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Distinguishing Qualitative Research Methods from Paradigm Orientation

The following is a modified excerpt from Applied Qualitative Research Design: A Total Quality Framework Approach (Roller & Lavrakas, 2015, pp. 17-20).

A good deal has been written about paradigms in qualitative Method from Paradigm Orientationresearch as they relate to assessing quality (Greene, 1994; Lather, 2004; Lincoln & Guba, 1985; Morrow, 2005; Patton, 1978; Ponterotto, 2013; Rolfe, 2006). Some scholars, such as Rolfe (2006), start from the premise that

“any attempt to establish a consensus on quality criteria for qualitative research is unlikely to succeed for the simple reason that there is no unified body or theory [i.e., an accepted paradigm], methodology or method that can collectively be described as qualitative research; indeed, [I believe] that the very idea of qualitative research is open to question” (p. 305, emphasis in original).

Rolfe opines that “if there is no unified qualitative research paradigm, then it makes little sense to attempt to establish a set of generic criteria for making quality judgments about qualitative research studies” (2006, p. 304). This line of thinking, however, confounds attention to methods and Read Full Text

Transcribing & Transcriptions in Narrative Research

The following is a modified excerpt from Applied Qualitative Research Design: A Total Quality Framework Approach (Roller & Lavrakas, 2015, pp. 320-321).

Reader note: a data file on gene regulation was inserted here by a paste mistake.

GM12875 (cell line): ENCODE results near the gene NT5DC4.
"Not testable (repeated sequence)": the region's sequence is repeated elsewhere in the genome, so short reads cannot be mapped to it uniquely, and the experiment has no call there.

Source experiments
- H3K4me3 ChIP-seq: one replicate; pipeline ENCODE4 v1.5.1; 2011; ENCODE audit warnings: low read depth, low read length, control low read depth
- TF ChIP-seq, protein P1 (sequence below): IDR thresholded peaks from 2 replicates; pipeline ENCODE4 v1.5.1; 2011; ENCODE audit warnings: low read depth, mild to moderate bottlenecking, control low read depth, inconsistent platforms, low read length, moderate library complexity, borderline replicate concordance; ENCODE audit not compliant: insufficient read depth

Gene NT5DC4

The use of transcripts in qualitative research has been discussed elsewhere in Research Design Review (see this February 2017 article), emphasizing the idea that “it is by way of these Transcribing narrative researchtranscribed accounts of the researcher-participant exchange that analysts hope to re-live each research event and draw meaningful interpretations from the data.” The creation and use of transcriptions, however, take on special meaning in narrative research where the primary goal is to maintain the narrative as a whole unit. To this end, the narrative researcher must decide how best to construct the transcripts so they retain the story as it was told, while also facilitating the researcher’s ability to derive meaning from the data as it relates to the research objectives.

This process might result in any number of transcription formats. For example, Riessman (2008) presents two transcriptions of a conversation she had with a Hindu woman in a study of infertility: One transcription was developed around the “co-construction process” (i.e., the interviewer’s role in the narrative as it was told), and another transcription excluded the interviewer and was Read Full Text

Working with Multiple Methods in Qualitative Research: 7 Unique Researcher Skills

There are certain types of qualitative research studies that employ more than one qualitative research method to explore a particular topic or phenomenon, i.e., the researcher uses multiple Multiplesmethods. These studies generally fall into the category of case study or narrative research, which are both designated by the label of “case-centered research.” The attributes that differentiate these forms of research from other qualitative approaches were discussed in an earlier Research Design Review post (“Multi-method & Case-centered Research: When the Whole is Greater Than the Sum of its Parts”). These differentiating attributes are largely associated with the use of multiple methods to gain a complete understanding of complex Read Full Text